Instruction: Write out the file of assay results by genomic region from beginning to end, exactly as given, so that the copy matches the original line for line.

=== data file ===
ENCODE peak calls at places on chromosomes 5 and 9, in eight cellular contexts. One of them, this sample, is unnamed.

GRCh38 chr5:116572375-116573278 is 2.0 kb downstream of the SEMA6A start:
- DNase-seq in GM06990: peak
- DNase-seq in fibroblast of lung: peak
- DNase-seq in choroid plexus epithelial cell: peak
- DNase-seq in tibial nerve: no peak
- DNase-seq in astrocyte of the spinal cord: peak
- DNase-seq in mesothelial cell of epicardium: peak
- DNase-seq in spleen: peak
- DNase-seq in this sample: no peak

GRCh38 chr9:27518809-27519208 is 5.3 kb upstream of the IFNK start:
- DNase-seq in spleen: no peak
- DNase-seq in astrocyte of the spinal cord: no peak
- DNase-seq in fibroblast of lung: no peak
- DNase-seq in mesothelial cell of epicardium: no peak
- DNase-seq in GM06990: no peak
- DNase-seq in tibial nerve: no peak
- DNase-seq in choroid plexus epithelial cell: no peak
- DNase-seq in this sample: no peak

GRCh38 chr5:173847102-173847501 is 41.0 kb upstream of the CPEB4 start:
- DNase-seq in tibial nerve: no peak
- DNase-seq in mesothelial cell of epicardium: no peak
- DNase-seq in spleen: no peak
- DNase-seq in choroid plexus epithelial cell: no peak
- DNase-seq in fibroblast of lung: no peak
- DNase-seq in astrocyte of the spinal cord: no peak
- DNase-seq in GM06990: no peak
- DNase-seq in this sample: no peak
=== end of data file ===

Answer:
ENCODE peak calls at places on chromosomes 5 and 9, in eight cellular contexts. One of them, this sample, is unnamed.

GRCh38 chr5:116572375-116573278 is 2.0 kb downstream of the SEMA6A start:
- DNase-seq in GM06990: peak
- DNase-seq in fibroblast of lung: peak
- DNase-seq in choroid plexus epithelial cell: peak
- DNase-seq in tibial nerve: no peak
- DNase-seq in astrocyte of the spinal cord: peak
- DNase-seq in mesothelial cell of epicardium: peak
- DNase-seq in spleen: peak
- DNase-seq in this sample: no peak

GRCh38 chr9:27518809-27519208 is 5.3 kb upstream of the IFNK start:
- DNase-seq in spleen: no peak
- DNase-seq in astrocyte of the spinal cord: no peak
- DNase-seq in fibroblast of lung: no peak
- DNase-seq in mesothelial cell of epicardium: no peak
- DNase-seq in GM06990: no peak
- DNase-seq in tibial nerve: no peak
- DNase-seq in choroid plexus epithelial cell: no peak
- DNase-seq in this sample: no peak

GRCh38 chr5:173847102-173847501 is 41.0 kb upstream of the CPEB4 start:
- DNase-seq in tibial nerve: no peak
- DNase-seq in mesothelial cell of epicardium: no peak
- DNase-seq in spleen: no peak
- DNase-seq in choroid plexus epithelial cell: no peak
- DNase-seq in fibroblast of lung: no peak
- DNase-seq in astrocyte of the spinal cord: no peak
- DNase-seq in GM06990: no peak
- DNase-seq in this sample: no peak